Thanks for letting me know not to cut the arched top. That would be hard to do i guess.

  6. #6
    Join Date
    Jan 2008
    Posts
    61

    Default Re: updating very small kitchen on a very small budget

    Quote Originally Posted by Martyvs View Post
    lighting in the cabinets would help a lot. How is that done without making holes in the cabinets to connect them all together?
    if you plan on powering them with electricity either line or low voltage some wiring is going to be involved either fed from under the cabinets and up through the cabinet floors or from behind the wall side backs, from the tops of the carcass behind your crown moulding perhaps or between the carcass walls.

    if you insist on no wires you'd be stuck with battery powered lighting which would be a pain.

    no way to power otherwise without a wire path.

    since you're installing glass in the upper doors be sure to install cushions on the doors where the doors meet the carcasses, felt pads or self adhesive cork dots, or clear siliconized caulk dots work well. be sure to use safety or heat tempered glass or consider a glass substitute.
    Last edited by unregistered; 01-31-2008 at 01:34 PM.

  7. #7
    Join Date
    Aug 2008
    Posts
    3

    Default Re: updating very small kitchen on a very small budget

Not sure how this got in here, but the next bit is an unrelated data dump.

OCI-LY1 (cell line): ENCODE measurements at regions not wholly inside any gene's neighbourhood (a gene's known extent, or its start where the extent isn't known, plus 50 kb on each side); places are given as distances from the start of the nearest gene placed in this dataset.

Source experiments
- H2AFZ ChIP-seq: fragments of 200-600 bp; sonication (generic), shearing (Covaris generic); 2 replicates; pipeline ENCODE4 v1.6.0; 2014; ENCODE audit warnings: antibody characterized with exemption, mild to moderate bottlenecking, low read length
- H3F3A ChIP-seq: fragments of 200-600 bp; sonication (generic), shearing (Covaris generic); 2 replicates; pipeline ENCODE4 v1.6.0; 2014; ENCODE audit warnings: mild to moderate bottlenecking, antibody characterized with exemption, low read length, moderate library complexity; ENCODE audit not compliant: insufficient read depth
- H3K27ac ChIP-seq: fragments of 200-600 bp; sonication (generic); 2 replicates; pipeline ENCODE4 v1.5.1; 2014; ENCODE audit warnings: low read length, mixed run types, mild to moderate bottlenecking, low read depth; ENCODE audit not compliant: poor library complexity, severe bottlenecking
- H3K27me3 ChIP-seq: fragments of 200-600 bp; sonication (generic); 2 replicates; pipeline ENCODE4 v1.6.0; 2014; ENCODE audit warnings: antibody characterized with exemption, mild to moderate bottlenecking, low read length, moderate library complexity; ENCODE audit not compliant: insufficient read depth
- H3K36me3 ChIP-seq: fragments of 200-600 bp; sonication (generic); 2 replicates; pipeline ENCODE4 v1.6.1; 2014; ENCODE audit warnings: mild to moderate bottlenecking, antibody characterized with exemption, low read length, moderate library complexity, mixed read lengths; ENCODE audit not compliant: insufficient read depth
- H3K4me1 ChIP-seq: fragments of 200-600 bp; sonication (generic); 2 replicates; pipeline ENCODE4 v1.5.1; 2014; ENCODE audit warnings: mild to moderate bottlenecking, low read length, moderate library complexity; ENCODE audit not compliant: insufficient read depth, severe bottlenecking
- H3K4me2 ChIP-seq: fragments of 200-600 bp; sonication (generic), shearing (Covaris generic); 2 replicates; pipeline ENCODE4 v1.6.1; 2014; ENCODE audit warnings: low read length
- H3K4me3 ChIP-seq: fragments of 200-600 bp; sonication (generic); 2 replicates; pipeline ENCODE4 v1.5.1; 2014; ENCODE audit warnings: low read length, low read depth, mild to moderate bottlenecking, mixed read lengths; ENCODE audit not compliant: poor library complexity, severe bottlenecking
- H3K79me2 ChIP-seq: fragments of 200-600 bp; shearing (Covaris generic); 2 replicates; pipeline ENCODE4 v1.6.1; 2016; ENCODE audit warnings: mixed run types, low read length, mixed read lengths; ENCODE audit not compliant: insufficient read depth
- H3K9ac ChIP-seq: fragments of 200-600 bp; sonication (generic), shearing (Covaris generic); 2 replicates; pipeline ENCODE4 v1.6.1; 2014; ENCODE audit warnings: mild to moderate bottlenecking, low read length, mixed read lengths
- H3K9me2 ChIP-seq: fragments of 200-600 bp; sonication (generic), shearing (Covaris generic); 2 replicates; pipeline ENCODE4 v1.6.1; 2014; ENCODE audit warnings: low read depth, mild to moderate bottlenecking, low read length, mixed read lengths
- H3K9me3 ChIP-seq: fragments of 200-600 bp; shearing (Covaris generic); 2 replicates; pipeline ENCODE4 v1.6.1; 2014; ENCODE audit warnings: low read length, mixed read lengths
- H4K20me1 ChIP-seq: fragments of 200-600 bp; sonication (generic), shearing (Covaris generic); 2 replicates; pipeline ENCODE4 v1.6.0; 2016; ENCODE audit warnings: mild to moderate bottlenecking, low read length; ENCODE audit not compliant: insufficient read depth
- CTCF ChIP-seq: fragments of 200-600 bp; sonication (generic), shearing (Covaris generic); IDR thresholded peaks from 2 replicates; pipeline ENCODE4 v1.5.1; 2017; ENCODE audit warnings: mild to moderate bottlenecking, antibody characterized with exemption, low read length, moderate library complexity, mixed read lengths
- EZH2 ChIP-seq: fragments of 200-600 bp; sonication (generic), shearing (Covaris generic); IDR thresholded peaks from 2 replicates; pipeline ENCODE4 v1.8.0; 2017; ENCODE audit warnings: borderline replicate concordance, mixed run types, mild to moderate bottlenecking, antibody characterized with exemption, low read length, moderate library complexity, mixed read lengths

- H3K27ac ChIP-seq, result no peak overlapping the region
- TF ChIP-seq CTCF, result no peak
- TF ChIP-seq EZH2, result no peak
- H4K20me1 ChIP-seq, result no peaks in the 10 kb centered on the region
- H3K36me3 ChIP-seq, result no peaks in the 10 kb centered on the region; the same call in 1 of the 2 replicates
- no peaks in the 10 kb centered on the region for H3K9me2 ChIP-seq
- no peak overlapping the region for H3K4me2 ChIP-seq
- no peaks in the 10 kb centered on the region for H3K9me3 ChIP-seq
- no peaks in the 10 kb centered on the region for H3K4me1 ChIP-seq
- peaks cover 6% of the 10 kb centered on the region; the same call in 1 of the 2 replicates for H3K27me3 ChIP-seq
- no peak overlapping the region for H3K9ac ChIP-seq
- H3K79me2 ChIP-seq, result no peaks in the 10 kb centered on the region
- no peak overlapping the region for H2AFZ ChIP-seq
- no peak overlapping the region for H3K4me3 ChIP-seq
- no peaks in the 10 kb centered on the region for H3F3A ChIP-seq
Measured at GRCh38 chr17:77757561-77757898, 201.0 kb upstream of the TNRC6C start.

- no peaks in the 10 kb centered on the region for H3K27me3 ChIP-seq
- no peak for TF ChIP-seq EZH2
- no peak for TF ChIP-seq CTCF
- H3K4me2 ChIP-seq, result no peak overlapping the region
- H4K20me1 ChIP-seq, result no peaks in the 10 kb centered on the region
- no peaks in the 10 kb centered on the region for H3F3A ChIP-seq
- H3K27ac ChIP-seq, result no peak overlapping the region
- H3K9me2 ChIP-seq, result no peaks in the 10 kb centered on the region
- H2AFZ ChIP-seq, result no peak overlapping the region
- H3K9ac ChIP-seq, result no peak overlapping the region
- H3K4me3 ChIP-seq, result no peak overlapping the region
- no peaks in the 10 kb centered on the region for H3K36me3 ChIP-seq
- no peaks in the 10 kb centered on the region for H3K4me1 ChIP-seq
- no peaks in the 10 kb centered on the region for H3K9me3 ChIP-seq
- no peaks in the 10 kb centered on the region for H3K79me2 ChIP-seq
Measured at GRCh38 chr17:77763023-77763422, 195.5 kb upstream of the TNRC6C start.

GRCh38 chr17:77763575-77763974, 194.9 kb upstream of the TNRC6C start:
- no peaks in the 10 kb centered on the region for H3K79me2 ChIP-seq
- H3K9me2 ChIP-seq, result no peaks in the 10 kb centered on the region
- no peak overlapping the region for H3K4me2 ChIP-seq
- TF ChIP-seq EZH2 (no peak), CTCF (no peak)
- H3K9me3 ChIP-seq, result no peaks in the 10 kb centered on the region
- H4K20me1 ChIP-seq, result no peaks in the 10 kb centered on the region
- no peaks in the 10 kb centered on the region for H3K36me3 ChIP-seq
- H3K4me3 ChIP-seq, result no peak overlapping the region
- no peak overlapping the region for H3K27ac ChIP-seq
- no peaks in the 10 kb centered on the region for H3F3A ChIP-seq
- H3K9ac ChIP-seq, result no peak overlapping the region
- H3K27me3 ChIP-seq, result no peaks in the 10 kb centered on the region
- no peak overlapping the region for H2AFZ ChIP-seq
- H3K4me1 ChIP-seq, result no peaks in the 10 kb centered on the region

I am also in the process of updating my kitchen on a budget. The inside of our cabinets were not finished & always had shelf paper. To brighten it up & finish the inside, I used white vinyl floor tiles. These went in easier and are much easier to keep clean.

  8. #8
    Join Date
    Oct 2008
    Location
    Fairfield, CT
    Posts
    2

    Default Re: updating very small kitchen on a very small budget

    You need to trick the eye to go from side to side to make your space seem wider. You can put a wide-striped (keep the two colors close with low contrast so it doesn't look clownish) effect on the floor with cork, vinyl or tile. A diagonally-patterned floor will also help to trick the eye.

    The other thing to do is to make your ceiling more of an accent by painting it a light color or putting, tin or beadboard on it. Whenever the eye is uninterrupted, it perceives the space as being bigger.

    My final tip is to put sparkle in the kitchen with glass or crackled tiles, sparkly knobs, etc. Shiny kitchens look lighter and brighter than matte kitchens.

    Tara Veith, CKD
    TaraVeithDesign.com

  9. #9
    Join Date
    Dec 2008
    Posts
    3

    Default Re: updating very small kitchen on a very small budget

    Quote Originally Posted by debbysewn View Post
    Don't try to cut the arch in the frosted glass. Clear out a straight area on the back of the top piece of the door with a router. This will save on glass because cutting it and making a mistake is more expensive than having a little extra glass.

    If you do cut the center panel out and create a place for the glass to sit, you can use silicone to hold it in place or just glazier's points.


    We're thinking of doing the same thing. Only my husband is a picture framer so we're going to use picture molding and stainless steel sheets for the inserts. It seems silly but we wanted more quirk in our kitchen which seems just like yours.


    HI,

    Thanks for information